Q: What are some basic principles of global team communication and how can we make sure it’s effective?
C: In order to properly function in a global team, each person needs to develop certain communication skills. They are numerous and each of them contributes to effective communication within the team. Some of these skills include things like asking verifying questions, demonstrating that you understand what others are saying, conveying a level of certainty regarding your statement, and even asking people who are quiet to speak up. There are lots of things you can do about improving communication and practice is key.
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At Nobel Explorers, we use a talent tree to track the progress of our Explorers and make sure they’re developing the right skills, both technical like coding, and entrepreneurship, as well as teamwork and leadership skills. One of the branches focuses exclusively on communication, especially in a virtual environment, since all of our projects are done online and in real time.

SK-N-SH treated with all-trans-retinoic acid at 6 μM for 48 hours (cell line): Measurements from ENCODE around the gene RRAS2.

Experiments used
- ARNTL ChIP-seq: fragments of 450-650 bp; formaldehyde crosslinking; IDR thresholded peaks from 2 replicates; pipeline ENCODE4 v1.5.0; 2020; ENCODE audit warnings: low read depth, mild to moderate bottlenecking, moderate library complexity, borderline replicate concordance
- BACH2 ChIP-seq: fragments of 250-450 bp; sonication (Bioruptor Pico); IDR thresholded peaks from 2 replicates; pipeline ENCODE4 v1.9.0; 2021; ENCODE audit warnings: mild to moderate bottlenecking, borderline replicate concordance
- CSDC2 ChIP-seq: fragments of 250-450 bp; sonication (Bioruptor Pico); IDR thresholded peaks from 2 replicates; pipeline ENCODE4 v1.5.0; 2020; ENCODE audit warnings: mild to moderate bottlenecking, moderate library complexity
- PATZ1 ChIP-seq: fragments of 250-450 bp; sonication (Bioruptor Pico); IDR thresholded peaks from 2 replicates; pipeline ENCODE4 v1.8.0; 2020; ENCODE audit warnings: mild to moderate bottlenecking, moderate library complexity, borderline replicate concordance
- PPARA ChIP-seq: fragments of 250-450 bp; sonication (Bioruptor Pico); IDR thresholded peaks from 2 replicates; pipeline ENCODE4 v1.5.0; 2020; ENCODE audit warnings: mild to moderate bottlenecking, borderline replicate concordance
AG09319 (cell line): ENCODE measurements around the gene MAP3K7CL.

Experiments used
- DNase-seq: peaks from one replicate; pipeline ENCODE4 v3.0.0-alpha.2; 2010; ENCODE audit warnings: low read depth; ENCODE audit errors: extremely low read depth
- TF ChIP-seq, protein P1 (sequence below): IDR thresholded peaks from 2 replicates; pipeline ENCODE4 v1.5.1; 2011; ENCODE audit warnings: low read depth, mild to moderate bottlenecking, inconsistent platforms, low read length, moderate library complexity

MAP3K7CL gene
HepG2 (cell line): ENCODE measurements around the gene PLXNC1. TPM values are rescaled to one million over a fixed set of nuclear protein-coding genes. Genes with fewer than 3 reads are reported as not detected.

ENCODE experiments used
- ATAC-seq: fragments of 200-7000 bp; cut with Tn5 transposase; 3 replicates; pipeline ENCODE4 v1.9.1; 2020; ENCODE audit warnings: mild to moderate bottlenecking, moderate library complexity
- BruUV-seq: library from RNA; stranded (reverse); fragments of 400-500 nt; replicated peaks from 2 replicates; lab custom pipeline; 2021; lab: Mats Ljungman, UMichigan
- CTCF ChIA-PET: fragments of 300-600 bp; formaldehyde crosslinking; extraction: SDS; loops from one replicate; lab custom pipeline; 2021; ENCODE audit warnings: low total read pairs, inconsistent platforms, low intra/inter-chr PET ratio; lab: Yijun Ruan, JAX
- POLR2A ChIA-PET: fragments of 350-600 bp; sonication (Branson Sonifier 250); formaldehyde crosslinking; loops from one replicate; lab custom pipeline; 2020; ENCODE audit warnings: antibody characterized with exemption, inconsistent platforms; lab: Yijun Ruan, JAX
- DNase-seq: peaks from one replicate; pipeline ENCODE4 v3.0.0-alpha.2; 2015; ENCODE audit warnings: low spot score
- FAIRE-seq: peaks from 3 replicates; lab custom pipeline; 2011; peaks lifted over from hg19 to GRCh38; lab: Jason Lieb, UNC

Q: What are your thoughts on leadership in global teams? Could you share some tips on how to lead a successful global team?
C: Whether you’re going to be a good leader or not will depend on most of the aspects of global teams we’ve already discussed like communication, culture, and etiquette. So dealing with these aspects and optimizing them will be an important part of your responsibilities.
I would say that the basic principles of leadership work for all teams, including global ones. My advice would be to stick to the basics and you’ll do great. Ensure that you’re focused on the right question and that you have a common understanding of the problem. Listen to your team members and ask for their feedback. Empower them to give their best and create a setting where it’s OK to make mistakes.
Q: How can children who have signed up for Nobel Explorers benefit from working in global teams?